Departure Angle
When you return to flat ground from a slope, this is the maximum angle before you scrape the rear undercarriage.
A gear system that transmits torque to the drive wheels. It also allows the wheels to spin at different speeds when you turn. 4WDs have differentials in the front and rear axles.
A shaft connecting the transmission output shaft to the differential drive pinion shaft. 4Wds have a second driveshaft from the transfer case to the front differential.
Electronically-Controlled Coupling
Automatically manages the torque split from front to rear for a smooth ride without you doing anything.
Fixed Yoke Output Assembly
Handles the extra output from the transfer case for smooth driveline performance.
Four-Wheel Drive
When engine power is distributed between the front and rear axles to drive all four wheels. Full-time 4WD uses a centre differential so the front and rear driveshafts can turn at different speeds. A part-time system doesn’t use a centre differential so in normal driving conditions you need to use two-wheel drive.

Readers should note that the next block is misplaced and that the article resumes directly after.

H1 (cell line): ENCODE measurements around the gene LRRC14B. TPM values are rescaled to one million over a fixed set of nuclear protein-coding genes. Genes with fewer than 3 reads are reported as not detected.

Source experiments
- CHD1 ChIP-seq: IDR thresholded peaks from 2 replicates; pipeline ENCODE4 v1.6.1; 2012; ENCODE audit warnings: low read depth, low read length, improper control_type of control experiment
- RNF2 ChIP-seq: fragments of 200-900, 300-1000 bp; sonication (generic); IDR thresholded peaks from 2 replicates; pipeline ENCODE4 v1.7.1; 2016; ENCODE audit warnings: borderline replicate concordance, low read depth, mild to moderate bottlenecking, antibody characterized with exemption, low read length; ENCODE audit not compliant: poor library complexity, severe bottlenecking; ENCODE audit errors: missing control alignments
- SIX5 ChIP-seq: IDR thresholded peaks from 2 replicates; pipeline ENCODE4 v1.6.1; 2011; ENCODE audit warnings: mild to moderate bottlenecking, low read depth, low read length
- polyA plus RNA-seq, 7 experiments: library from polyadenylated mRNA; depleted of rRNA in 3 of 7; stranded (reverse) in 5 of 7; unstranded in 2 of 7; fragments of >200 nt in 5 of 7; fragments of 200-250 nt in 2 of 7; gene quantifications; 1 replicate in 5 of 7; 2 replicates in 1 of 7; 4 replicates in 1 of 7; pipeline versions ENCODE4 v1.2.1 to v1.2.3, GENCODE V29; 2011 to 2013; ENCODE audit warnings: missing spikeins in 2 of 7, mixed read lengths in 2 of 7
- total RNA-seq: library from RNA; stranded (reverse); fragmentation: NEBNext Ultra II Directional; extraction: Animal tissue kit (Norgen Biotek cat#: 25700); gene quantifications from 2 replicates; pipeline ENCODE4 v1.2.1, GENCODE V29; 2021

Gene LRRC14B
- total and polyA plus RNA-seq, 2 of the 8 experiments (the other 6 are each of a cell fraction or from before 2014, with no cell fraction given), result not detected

Front Axle Disconnect
A 4WD component to connect and disconnect torque to the front axle. If you shift to 2WD, the front axle is removed from the driveline to reduce wear, noise, and fuel consumption.
Ground Clearance
The amount of space between the bottom of your Jeep and the ground. We carefully design approach, departure, and breakover angles so you can easily conquer any obstacle in your path.
A 4WD mode for on-road or light-off road use.
Hill Descent Control
A system for smooth and controlled descent down a slope without you needing to brake. Your Jeep will use the antilock brake system to slow you down to the right speed.
The movement of the wheel’s suspension. Jounce is compression, and rebound is the opposite.
Limited-Slip Differential